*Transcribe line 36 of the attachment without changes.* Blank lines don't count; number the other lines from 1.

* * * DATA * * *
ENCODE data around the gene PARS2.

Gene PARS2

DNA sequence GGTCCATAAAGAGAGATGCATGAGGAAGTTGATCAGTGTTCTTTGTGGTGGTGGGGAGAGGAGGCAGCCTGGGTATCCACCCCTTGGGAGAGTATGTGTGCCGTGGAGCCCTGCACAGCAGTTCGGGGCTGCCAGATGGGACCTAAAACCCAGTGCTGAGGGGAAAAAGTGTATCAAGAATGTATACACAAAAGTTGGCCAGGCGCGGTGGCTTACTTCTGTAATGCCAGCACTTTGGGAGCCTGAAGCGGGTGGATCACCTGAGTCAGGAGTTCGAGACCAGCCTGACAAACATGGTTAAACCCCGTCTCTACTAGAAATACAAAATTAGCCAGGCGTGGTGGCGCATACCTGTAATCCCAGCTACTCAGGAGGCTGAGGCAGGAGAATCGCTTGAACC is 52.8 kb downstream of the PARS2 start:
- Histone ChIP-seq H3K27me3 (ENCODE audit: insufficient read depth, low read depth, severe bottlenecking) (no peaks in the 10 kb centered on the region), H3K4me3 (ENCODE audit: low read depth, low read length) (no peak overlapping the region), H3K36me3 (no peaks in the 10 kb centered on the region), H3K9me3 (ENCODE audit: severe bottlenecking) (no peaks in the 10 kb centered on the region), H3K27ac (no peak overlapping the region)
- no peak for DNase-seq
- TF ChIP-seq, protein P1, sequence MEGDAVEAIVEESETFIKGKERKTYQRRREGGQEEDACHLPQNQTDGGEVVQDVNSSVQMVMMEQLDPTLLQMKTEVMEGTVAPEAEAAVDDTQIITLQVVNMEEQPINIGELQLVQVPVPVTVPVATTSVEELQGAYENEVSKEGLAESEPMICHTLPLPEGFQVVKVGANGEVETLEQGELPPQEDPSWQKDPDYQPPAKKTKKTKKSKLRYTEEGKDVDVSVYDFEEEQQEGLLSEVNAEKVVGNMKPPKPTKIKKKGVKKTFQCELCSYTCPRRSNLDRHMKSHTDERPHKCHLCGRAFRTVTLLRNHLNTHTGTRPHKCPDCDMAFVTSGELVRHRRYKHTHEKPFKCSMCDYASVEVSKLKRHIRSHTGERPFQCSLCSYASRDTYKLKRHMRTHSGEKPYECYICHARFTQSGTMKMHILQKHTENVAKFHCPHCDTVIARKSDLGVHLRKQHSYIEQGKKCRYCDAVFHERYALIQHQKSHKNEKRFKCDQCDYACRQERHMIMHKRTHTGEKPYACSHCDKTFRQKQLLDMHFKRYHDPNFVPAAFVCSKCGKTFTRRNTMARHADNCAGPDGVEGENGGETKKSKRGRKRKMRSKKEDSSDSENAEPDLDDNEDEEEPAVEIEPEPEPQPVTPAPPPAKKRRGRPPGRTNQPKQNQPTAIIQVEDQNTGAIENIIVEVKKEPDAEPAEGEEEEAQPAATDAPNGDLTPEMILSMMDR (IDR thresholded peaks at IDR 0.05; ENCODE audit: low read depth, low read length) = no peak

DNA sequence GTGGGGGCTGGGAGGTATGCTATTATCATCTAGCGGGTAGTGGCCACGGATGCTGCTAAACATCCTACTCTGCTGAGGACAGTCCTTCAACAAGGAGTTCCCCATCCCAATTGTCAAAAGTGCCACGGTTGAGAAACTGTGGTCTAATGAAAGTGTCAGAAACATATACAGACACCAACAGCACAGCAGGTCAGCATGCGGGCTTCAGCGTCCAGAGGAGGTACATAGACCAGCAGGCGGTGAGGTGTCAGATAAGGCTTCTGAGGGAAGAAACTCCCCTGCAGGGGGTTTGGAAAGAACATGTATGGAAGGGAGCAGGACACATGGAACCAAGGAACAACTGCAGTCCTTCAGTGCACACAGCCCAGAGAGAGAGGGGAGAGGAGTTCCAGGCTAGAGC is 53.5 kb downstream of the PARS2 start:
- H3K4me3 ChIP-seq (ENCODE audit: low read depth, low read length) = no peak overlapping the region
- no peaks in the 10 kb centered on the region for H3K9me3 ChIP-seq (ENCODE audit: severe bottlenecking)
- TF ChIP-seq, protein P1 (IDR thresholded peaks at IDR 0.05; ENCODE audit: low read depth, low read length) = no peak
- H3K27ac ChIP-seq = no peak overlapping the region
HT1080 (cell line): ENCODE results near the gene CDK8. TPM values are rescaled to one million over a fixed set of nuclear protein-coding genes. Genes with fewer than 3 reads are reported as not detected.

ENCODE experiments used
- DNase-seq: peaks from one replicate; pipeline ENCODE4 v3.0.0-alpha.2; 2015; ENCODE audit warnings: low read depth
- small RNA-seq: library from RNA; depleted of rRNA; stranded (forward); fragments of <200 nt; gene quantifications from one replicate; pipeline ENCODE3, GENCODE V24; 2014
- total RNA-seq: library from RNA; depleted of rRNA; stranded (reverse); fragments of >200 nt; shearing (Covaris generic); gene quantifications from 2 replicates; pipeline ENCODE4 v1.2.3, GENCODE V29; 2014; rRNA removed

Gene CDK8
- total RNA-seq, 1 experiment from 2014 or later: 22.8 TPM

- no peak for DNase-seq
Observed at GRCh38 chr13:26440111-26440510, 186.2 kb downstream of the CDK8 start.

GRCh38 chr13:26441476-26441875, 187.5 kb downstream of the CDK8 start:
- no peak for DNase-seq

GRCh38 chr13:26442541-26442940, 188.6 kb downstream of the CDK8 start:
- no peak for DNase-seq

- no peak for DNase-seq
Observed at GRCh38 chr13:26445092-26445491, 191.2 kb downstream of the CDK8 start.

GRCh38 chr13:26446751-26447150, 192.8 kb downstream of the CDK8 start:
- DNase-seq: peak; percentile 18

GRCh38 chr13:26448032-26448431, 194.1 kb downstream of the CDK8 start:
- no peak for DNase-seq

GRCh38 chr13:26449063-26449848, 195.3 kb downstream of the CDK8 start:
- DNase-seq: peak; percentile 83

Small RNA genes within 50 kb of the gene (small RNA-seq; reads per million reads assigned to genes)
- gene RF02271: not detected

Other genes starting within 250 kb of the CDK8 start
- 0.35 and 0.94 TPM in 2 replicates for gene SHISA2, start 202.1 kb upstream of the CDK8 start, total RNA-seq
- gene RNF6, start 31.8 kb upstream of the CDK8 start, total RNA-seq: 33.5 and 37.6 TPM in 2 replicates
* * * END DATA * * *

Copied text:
- 0.35 and 0.94 TPM in 2 replicates for gene SHISA2, start 202.1 kb upstream of the CDK8 start, total RNA-seq